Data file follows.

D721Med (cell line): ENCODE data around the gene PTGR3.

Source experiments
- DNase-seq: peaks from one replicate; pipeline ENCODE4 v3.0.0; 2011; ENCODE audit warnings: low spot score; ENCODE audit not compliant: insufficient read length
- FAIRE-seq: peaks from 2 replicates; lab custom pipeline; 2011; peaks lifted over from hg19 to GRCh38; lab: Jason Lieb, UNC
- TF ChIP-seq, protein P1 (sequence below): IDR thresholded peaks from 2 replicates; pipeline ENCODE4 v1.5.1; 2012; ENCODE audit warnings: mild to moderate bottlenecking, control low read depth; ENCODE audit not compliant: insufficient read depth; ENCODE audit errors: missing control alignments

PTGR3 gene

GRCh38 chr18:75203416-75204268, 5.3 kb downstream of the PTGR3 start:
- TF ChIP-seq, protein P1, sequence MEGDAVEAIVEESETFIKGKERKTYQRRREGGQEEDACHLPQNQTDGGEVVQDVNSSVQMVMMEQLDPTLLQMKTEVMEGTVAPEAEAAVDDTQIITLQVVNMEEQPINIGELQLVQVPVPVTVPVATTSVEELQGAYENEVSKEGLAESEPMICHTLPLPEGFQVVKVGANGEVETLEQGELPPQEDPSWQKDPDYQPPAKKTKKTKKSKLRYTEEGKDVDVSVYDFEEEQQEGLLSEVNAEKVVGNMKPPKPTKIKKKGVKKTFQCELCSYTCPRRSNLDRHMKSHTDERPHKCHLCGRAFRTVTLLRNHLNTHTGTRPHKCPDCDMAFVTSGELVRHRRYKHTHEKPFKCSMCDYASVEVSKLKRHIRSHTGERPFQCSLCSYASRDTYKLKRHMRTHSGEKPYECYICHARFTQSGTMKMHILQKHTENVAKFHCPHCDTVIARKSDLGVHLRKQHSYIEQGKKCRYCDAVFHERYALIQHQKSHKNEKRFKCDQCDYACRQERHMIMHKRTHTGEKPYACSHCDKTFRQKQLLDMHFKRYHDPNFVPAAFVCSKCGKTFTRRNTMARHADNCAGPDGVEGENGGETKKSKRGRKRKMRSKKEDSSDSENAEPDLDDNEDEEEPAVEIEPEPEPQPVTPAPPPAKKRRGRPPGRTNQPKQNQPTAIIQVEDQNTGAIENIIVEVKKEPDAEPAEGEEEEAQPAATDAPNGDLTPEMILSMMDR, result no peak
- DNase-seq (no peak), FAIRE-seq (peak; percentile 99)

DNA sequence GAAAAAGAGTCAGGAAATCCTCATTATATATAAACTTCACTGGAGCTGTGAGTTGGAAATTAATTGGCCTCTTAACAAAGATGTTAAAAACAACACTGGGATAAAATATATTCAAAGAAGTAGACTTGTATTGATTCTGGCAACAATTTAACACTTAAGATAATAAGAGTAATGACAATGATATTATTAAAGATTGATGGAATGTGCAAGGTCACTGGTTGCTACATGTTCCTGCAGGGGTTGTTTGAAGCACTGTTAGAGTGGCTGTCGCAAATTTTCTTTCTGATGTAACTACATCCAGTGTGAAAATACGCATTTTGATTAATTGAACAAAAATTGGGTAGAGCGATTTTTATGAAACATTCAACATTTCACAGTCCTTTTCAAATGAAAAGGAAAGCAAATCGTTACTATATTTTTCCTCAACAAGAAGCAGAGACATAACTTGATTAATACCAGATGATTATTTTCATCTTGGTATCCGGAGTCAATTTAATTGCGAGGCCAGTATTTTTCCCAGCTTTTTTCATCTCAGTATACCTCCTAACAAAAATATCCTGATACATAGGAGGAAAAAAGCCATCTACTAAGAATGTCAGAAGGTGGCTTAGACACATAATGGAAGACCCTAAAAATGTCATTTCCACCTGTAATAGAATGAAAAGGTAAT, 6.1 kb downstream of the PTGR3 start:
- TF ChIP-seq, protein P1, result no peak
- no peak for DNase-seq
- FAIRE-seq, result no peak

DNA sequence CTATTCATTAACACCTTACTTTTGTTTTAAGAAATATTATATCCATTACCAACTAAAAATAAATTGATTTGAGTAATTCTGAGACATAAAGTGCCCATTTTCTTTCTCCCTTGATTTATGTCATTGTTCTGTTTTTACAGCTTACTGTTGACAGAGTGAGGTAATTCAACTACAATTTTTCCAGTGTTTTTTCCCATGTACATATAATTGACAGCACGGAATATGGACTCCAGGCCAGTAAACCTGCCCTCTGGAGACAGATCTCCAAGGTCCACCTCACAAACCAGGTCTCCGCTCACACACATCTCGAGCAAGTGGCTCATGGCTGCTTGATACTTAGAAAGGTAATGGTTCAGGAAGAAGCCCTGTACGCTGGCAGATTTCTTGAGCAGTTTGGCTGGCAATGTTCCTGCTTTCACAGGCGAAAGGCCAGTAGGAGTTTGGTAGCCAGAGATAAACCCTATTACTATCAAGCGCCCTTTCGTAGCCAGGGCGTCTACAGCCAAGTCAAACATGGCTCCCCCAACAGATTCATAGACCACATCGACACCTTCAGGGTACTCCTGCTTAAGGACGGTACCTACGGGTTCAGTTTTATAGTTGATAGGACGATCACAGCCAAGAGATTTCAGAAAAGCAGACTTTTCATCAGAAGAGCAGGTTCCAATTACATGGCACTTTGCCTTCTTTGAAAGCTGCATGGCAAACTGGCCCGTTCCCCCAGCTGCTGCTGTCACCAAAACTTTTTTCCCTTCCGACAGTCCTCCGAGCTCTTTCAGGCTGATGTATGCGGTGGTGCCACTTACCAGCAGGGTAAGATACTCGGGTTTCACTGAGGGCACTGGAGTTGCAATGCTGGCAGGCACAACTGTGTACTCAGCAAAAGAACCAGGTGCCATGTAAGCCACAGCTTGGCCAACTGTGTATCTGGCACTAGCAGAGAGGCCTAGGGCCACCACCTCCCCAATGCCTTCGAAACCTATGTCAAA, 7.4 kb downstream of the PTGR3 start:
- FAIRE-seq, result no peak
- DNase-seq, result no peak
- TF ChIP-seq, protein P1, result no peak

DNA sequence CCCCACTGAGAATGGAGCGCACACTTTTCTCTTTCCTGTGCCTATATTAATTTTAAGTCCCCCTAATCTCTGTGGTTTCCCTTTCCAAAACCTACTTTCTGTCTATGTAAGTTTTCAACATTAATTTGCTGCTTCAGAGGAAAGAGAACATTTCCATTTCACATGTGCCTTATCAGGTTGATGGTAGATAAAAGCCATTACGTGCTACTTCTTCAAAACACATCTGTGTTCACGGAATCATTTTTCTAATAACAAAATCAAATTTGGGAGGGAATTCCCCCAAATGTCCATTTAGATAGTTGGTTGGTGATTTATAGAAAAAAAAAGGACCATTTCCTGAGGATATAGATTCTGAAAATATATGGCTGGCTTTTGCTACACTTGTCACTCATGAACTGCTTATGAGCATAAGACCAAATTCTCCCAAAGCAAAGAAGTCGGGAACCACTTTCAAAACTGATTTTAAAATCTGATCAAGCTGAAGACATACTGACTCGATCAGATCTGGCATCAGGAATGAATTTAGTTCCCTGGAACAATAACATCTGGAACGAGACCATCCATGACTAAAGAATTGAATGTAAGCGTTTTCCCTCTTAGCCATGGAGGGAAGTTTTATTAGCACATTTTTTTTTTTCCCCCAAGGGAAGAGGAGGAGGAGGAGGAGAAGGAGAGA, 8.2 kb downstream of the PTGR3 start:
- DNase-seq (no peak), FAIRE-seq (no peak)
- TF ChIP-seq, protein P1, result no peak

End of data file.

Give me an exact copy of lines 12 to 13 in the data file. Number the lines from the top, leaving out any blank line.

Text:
- no peak for DNase-seq
- FAIRE-seq, result no peak